The amnesty scheme launched by the Pakistan Tehrik-e-Insaf (PTI) government hasn’t been able to generate revenues as envisioned during its initiation.
The scheme was designed to bring more citizens into the tax net and provide an opportunity to register their undeclared assets through various incentives offered by the government.
It was announced in May with a June 30 deadline for citizens to file their taxes and declare their undisclosed assets. With tax rates of 1.5 percent for domestic properties, 2 percent for undisclosed sales and supplies, it was hoped that a large number of citizens would avail the opportunity. However, figures available with the Federal Board of Revenue (FBR) reveal otherwise.
FBR officials confirmed that around PKR 40 billion was generated from the amnesty scheme till the deadline on June 30, which sources within the government said was significantly less than what had been anticipated. With overall tax collection target for the outgoing fiscal year set for PKR 4,398 billion, the government had managed to collect PKR 4,150 billion, which is a 7.5 percent deficit.
Government sources revealed that after failing to generate the desired revenue an extension in the amnesty scheme was mulled. Prime Minister Imran Khan had already hinted at a potential extension for the scheme in his
televised address on June 27. Pressure by IMF
The FBR managed to extend the tax filing deadline till August 2, but the amnesty scheme could only be extended till July 3. Officials confirmed that the scheme couldn’t be extended further despite the government wanting to expand the window to generate more revenue owing to pressure from the International Monetary Fund (IMF).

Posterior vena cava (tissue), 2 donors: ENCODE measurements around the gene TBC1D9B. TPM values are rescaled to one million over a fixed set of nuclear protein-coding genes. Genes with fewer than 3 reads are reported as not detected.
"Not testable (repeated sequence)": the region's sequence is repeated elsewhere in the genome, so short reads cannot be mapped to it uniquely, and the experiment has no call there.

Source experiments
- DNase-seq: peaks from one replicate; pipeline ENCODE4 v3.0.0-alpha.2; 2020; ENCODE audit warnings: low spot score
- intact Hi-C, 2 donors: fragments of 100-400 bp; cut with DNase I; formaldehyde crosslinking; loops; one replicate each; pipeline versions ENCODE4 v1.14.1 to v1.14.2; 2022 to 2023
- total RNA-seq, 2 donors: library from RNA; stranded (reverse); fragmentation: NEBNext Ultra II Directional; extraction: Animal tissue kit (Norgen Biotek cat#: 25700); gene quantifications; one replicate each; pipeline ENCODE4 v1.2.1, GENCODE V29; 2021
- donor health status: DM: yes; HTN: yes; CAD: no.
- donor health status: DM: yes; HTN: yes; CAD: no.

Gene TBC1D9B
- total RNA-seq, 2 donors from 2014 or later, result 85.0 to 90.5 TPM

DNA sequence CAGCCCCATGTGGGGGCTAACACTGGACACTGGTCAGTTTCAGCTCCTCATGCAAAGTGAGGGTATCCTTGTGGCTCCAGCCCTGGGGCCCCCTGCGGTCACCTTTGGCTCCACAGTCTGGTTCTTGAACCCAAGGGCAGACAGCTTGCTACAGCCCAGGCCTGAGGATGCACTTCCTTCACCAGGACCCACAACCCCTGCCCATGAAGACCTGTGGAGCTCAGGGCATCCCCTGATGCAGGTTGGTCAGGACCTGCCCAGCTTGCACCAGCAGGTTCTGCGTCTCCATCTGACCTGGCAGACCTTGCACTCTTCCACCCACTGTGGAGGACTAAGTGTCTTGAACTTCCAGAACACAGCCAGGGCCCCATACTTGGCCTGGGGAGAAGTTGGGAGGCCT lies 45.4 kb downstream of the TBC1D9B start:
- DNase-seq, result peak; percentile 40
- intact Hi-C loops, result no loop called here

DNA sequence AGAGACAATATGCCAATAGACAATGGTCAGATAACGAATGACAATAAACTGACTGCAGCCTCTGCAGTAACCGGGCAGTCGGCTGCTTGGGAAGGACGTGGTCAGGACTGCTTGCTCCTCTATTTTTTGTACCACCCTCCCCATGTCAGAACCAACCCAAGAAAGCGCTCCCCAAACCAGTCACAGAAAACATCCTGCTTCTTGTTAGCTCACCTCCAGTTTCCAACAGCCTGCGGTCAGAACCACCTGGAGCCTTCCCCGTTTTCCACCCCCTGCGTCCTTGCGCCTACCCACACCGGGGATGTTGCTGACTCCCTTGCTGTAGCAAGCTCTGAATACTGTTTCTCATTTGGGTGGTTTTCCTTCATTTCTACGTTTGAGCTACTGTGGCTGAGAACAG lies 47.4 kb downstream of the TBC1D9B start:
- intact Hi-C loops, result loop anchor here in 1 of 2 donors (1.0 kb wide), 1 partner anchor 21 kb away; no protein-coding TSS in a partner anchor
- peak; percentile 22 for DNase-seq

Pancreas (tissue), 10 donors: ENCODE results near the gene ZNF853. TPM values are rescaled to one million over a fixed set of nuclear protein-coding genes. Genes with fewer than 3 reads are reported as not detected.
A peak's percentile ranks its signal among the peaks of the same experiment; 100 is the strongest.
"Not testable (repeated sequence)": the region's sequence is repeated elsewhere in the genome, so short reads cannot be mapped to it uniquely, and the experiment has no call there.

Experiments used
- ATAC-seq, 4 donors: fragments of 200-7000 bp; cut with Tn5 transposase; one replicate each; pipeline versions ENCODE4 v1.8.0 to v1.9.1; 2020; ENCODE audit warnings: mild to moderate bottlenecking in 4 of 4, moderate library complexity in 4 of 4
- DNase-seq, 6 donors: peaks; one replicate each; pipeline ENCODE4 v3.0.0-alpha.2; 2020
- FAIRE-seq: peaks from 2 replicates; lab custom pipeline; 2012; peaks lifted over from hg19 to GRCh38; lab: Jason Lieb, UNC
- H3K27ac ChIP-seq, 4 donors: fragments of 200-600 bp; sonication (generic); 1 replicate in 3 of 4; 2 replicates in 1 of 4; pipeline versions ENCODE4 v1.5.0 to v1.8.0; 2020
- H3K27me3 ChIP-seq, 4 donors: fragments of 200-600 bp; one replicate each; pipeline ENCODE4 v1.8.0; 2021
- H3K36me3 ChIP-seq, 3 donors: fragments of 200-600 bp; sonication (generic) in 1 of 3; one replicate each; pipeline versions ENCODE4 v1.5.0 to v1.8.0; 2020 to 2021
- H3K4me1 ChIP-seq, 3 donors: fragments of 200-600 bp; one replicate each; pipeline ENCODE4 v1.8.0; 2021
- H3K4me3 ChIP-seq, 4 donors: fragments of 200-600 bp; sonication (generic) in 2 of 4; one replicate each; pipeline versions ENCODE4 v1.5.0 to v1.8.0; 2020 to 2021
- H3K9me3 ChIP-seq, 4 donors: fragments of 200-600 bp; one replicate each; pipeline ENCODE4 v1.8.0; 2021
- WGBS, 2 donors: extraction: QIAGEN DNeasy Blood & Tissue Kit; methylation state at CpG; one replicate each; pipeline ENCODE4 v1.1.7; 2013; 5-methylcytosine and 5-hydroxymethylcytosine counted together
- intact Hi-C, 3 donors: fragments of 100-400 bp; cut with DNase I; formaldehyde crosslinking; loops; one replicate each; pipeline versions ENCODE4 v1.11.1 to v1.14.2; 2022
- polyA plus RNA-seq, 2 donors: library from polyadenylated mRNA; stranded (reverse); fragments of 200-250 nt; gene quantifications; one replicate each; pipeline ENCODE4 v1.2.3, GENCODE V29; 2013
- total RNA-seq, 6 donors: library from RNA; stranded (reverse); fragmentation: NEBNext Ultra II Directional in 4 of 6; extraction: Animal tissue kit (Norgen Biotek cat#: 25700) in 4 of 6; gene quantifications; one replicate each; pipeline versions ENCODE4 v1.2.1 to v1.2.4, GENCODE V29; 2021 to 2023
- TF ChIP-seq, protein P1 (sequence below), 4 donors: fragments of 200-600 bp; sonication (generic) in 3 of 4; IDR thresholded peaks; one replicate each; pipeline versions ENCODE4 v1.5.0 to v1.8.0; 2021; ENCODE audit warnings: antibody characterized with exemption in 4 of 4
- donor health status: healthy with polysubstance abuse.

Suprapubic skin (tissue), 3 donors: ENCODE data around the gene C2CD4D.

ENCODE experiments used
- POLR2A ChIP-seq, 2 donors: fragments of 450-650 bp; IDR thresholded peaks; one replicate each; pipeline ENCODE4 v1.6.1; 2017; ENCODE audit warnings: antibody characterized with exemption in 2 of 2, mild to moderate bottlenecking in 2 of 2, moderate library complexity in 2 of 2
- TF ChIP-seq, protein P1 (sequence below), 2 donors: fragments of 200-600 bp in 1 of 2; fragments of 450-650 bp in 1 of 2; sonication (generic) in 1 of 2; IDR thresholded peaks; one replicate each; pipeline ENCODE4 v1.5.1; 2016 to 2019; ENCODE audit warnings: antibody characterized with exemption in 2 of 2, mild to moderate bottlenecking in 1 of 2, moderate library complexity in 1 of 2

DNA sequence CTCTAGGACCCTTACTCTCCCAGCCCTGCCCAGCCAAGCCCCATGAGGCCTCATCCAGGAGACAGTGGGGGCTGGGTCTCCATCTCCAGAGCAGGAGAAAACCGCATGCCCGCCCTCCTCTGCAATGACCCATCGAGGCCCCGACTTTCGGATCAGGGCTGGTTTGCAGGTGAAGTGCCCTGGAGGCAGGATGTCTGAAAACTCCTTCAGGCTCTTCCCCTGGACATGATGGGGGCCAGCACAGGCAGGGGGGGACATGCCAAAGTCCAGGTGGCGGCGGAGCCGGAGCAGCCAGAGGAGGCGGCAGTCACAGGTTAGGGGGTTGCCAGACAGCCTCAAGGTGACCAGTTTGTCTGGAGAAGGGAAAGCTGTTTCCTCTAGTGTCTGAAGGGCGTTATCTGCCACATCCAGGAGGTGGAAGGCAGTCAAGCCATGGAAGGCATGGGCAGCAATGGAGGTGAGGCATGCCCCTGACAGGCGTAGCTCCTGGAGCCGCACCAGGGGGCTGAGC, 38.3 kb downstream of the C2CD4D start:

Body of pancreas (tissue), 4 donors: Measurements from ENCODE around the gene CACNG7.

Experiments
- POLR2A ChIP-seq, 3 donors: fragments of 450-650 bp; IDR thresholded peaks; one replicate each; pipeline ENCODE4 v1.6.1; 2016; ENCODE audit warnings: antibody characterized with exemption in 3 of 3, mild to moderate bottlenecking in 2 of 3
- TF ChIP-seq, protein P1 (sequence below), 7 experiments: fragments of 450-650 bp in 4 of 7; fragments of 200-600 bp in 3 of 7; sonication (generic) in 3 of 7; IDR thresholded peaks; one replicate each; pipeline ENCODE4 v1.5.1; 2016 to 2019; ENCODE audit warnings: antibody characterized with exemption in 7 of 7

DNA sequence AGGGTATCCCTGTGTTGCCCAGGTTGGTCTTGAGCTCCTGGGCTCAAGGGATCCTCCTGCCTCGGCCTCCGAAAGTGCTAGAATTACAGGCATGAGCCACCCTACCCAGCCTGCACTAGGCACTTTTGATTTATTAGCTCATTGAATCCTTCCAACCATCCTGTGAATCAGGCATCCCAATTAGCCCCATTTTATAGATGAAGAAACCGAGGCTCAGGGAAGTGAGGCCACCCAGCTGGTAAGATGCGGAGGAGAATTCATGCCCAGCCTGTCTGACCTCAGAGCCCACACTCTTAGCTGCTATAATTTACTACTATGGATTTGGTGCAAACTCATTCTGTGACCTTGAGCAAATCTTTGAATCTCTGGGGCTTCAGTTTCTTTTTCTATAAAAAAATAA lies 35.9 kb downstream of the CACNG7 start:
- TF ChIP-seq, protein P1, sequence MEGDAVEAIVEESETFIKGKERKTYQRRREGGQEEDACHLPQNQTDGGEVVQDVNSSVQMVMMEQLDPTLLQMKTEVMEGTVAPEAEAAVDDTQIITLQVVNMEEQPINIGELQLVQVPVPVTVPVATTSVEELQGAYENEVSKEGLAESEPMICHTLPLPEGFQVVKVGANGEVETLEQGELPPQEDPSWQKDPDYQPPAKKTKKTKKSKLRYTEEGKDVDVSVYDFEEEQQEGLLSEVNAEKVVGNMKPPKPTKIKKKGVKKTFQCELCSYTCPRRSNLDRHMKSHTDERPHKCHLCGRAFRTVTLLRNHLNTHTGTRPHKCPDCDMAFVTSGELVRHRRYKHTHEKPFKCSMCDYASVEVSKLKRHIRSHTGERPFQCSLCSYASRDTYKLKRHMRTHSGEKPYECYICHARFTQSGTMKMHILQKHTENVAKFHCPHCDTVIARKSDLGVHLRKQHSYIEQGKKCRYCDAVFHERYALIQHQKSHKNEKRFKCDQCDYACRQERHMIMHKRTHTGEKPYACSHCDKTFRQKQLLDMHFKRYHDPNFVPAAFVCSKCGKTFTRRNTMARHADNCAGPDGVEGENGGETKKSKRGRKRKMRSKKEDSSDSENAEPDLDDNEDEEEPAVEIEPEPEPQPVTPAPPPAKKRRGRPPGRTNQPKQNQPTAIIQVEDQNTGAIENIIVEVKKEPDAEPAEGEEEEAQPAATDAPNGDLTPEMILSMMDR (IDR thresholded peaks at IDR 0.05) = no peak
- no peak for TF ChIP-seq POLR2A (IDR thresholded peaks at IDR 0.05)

Sources within the Finance Ministry confirmed that the IMF had actually frowned upon Islamabad’s tax amnesty scheme, interpreting it as ‘facilitating the corrupt’.
“The amnesty scheme was discussed with the IMF officials in April before it was announced in May. The IMF does not approve of the principle behind the scheme but reluctantly accepted our decision given the dire need for revenue. That is also the reason why the scheme could not have been extended,” revealed a Finance Ministry official.
IMF’s country representative to Pakistan Teresa Daban Sanchez confirmed the same in an
interview with English daily Dawn, saying it doesn’t reflect a ‘sense of fairness’ and ‘undermines taxpayers’ morale’. Against PTI’s stand
Amnesty scheme which was designed to facilitate the corrupt contradicts the ruling PTI’s position on accountability. Imran Khan has long maintained that corruption is the primary reason behind Pakistan’s economic crises, and therefore his facilitation of those who have misappropriated assets is being seen as paradoxical to his rhetoric against corruption.
This is especially true at a time when the government is claiming that it is behind the National Accountability Bureau’s (NAB) crackdown against opposition leaders, which has seen former president